Dunga’s Dismissal Proves the Brazilian National Team Has Hit Rock Bottom

“I fear only one thing: death.”

Those words were not spoken by the Faceless Men in Braavos, but rather uttered by Carlos Dunga in the bowls of the Gillette Stadium in Foxborough, Massachusetts when the assembled Brazilian and international media asked him about his job prospects after Brazil’s 1-0 defeat at the hands of Peru, and the ensuing humiliation of an early exit at Copa América Centenario.

Dunga’s words were both bullish and foolhardy, but more so, delusional – stubborn and gnomic to the very last in a chronicle of a sacking foretold. But, at the same time, Dunga’s demise was also the tale of Brazil’s sad slide in the global game. “Dopey” faced a paucity in players at his disposal, but, ultimately, his many limitations and deficiencies surfaced again in his 2.0 era.

Yet to wail about his dismissal would be unjust. Dunga’s case must be examined from a pertinent angle: why did the Brazilian FA, the CBF, appoint him in the first place?

Apart from its many fine features, encompassed by the term Jogo Bonito (at least in the past), Brazilian soccer has some other peculiar traits and penchants: corruption, conservatism, and weirdness. Those can be translated, roughly, as mismanagement, skewed policy decisions, and – post-2014 World Cup – in Dunga’s renewed anointing as Brazil’s coach.

In an act of utter estrangement from reality, the CBF, however, deemed him fit to lead Brazil again in the summer of 2014. Brazil’s unforgiving 7-1 semi-finals defeat by Germany on home soil had been a stinging indictment for the Brazilian game. Brazil slid into a deep depression, with the outmoded and outdated approach of Luiz Felipe Scolari and his assistant Carlos Alberto Pereira. The Seleçao had fallen behind European avant-garde nations, like Germany and Belgium.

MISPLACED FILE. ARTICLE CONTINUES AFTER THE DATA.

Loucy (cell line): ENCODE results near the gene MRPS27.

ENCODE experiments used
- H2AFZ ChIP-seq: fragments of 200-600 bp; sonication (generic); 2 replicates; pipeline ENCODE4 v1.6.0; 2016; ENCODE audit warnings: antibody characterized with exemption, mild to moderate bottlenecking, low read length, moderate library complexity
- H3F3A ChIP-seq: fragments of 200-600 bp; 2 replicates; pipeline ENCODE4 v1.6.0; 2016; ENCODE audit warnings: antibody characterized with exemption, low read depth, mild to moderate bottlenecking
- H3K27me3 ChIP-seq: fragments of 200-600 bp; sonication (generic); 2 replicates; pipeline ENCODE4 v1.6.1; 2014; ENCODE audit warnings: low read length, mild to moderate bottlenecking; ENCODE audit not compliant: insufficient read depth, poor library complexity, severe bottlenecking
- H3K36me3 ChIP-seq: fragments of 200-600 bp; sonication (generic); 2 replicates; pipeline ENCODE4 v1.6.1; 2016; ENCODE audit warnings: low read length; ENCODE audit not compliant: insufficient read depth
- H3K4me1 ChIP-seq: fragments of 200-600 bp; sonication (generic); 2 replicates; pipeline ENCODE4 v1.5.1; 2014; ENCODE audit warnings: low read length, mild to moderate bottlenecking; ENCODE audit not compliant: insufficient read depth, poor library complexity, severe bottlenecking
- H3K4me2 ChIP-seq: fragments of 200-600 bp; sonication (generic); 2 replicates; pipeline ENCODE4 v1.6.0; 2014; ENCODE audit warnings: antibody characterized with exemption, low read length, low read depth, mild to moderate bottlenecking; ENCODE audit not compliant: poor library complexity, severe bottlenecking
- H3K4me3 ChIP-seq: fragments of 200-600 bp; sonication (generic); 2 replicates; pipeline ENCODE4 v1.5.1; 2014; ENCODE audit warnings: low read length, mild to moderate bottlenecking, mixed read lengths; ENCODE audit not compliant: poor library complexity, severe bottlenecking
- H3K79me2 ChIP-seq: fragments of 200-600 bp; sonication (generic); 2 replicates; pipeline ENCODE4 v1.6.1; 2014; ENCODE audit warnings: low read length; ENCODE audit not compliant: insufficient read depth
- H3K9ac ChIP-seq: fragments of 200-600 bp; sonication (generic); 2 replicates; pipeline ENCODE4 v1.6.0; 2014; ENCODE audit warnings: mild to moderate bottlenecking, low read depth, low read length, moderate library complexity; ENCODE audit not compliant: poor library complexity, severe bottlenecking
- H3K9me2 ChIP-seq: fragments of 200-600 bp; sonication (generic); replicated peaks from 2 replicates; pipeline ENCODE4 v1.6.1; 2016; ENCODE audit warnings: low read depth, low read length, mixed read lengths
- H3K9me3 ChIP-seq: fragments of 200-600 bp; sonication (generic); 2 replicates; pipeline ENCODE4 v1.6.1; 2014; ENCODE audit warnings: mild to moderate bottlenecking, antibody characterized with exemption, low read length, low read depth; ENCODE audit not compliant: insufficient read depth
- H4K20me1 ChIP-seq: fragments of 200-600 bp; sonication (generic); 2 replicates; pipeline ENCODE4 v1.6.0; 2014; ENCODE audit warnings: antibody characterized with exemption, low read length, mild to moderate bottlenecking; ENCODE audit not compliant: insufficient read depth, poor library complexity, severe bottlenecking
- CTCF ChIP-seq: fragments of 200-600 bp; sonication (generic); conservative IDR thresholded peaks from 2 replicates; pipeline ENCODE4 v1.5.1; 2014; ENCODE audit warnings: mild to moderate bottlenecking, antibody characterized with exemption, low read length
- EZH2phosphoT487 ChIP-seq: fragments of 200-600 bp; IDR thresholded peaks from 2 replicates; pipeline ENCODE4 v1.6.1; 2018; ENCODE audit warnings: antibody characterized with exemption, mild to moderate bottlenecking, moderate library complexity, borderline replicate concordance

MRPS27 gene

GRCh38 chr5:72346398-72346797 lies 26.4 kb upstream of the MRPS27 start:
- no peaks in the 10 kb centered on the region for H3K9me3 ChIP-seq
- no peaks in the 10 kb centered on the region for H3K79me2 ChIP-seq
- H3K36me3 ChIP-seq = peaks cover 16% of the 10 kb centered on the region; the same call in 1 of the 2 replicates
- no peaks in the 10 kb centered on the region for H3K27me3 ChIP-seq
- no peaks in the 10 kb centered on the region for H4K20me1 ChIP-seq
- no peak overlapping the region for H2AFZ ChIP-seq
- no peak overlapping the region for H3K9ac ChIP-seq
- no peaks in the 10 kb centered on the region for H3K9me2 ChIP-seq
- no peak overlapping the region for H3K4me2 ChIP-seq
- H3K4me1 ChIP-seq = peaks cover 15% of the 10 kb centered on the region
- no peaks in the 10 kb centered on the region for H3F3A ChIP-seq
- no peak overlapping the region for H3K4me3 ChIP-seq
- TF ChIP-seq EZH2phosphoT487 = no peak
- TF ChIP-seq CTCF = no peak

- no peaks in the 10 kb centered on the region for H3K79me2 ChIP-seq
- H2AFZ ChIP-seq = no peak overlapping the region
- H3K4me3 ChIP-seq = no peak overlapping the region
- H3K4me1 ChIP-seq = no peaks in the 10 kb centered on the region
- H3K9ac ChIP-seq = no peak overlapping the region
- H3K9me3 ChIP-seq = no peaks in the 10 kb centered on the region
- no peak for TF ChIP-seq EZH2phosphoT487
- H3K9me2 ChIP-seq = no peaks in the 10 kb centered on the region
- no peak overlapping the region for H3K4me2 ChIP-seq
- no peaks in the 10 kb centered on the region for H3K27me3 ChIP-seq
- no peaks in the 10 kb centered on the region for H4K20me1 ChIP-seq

The reality demanded radical change, but the CBF’s choice for Dunga reeked of self-preservation and conservatism. It was also a fine example of Brazilian soccer’s tendency to be an oil tanker, as soccer journalist Tim Vickery often says – very slow to turn around, not even after a historic humiliation in the World Cup.

Dunga very much remained irascible and ill-tempered. His tempestuous relationship with the press remained, his touchline emotions boiled over again in a friendly against Argentina when he gave the Argentine assistant the “Cheirador” treatment.

As a coach, at least he evolved a bit. His persistent omissions of both PSG’s Thiago Silva and Real Madrid’s Marcelo were flabbergasting and inexcusable, but tactically Dunga realized that he needed to play a more expansive game during Copa América Centenario. He dared to field two creative midfielders, but ironically for Dunga, who is a pragmatist, that completely backfired against a young and experimental Peru.

Consecutive Copa América eliminations and a World Cup qualifying malaise rendered Dunga’s position untenable. Above all, the coach had neither a blueprint to change Brazilian soccer nor the desire to conceive one. He didn’t aspire to revolutionize the Brazilian game, in its most precarious state since the 1950 Maracanazo. Not that his bosses at the CBF encouraged him to. The whiskey-sodden autocrats wanted their little La La La Land intact, where a culture of greed and self-enrichment flourished.

The profound sense of existential crisis, so tangible in all layers of the Brazilian game, hasn’t filtered through to the higher echelons of the CBF. The next coaching appointment is of critical importance, because it offers Brazil a chance to reconfigure its game.

In Europe, continental powerhouses reshaped and remodeled their soccer identity after soul-crushing defeats. Spain reinvented its style and tactics after a 3-2 capitulation against Nigeria at the 1998 World Cup. Eventually, the La Roja would win Euro 2008. Germany renounced defensive solidity and organized build-up from the back for a more dynamic and adventurous approach when Joachim Low and Jürgen Klinsmann took charge after a disappointing first round exit at Euro 2004. A decade later, Die Mannschaft won the 2014 World Cup. Each time the overhaul spanned at least a decade, culminating in a renaissance.

Brazil better follow a similar roadmap. With the qualification for the Russia 2018 World Cup already in serious doubt, the alternative would be self-destruction, or as Tostão (Brazil’s 1970 World Cup great) put it, lead to “the funeral of the Brazilian game.”